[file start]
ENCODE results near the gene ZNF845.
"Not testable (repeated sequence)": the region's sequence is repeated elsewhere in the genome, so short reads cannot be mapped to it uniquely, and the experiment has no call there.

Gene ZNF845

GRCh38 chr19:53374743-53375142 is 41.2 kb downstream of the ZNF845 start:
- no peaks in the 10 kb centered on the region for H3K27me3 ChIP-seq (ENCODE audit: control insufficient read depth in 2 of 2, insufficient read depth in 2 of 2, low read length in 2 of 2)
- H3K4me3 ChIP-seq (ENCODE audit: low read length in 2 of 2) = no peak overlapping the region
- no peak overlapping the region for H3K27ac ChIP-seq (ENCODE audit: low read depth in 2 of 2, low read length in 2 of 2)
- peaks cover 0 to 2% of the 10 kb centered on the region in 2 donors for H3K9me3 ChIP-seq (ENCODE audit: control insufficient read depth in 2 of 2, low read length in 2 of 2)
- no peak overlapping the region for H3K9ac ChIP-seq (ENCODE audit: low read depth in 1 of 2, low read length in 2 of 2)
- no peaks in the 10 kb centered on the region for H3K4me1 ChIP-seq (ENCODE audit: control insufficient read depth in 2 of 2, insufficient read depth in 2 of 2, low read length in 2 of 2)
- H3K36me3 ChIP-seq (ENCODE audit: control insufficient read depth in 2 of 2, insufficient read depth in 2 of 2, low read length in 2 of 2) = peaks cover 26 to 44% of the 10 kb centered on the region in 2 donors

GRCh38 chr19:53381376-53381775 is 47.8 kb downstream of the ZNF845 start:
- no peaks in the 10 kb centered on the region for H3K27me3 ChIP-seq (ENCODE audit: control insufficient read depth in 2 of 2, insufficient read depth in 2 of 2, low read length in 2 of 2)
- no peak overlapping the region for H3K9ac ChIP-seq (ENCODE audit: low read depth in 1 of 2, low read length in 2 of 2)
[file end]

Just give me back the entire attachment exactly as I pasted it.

ENCODE results near the gene ZNF845.
"Not testable (repeated sequence)": the region's sequence is repeated elsewhere in the genome, so short reads cannot be mapped to it uniquely, and the experiment has no call there.

Gene ZNF845

GRCh38 chr19:53374743-53375142 is 41.2 kb downstream of the ZNF845 start:
- no peaks in the 10 kb centered on the region for H3K27me3 ChIP-seq (ENCODE audit: control insufficient read depth in 2 of 2, insufficient read depth in 2 of 2, low read length in 2 of 2)
- H3K4me3 ChIP-seq (ENCODE audit: low read length in 2 of 2) = no peak overlapping the region
- no peak overlapping the region for H3K27ac ChIP-seq (ENCODE audit: low read depth in 2 of 2, low read length in 2 of 2)
- peaks cover 0 to 2% of the 10 kb centered on the region in 2 donors for H3K9me3 ChIP-seq (ENCODE audit: control insufficient read depth in 2 of 2, low read length in 2 of 2)
- no peak overlapping the region for H3K9ac ChIP-seq (ENCODE audit: low read depth in 1 of 2, low read length in 2 of 2)
- no peaks in the 10 kb centered on the region for H3K4me1 ChIP-seq (ENCODE audit: control insufficient read depth in 2 of 2, insufficient read depth in 2 of 2, low read length in 2 of 2)
- H3K36me3 ChIP-seq (ENCODE audit: control insufficient read depth in 2 of 2, insufficient read depth in 2 of 2, low read length in 2 of 2) = peaks cover 26 to 44% of the 10 kb centered on the region in 2 donors

GRCh38 chr19:53381376-53381775 is 47.8 kb downstream of the ZNF845 start:
- no peaks in the 10 kb centered on the region for H3K27me3 ChIP-seq (ENCODE audit: control insufficient read depth in 2 of 2, insufficient read depth in 2 of 2, low read length in 2 of 2)
- no peak overlapping the region for H3K9ac ChIP-seq (ENCODE audit: low read depth in 1 of 2, low read length in 2 of 2)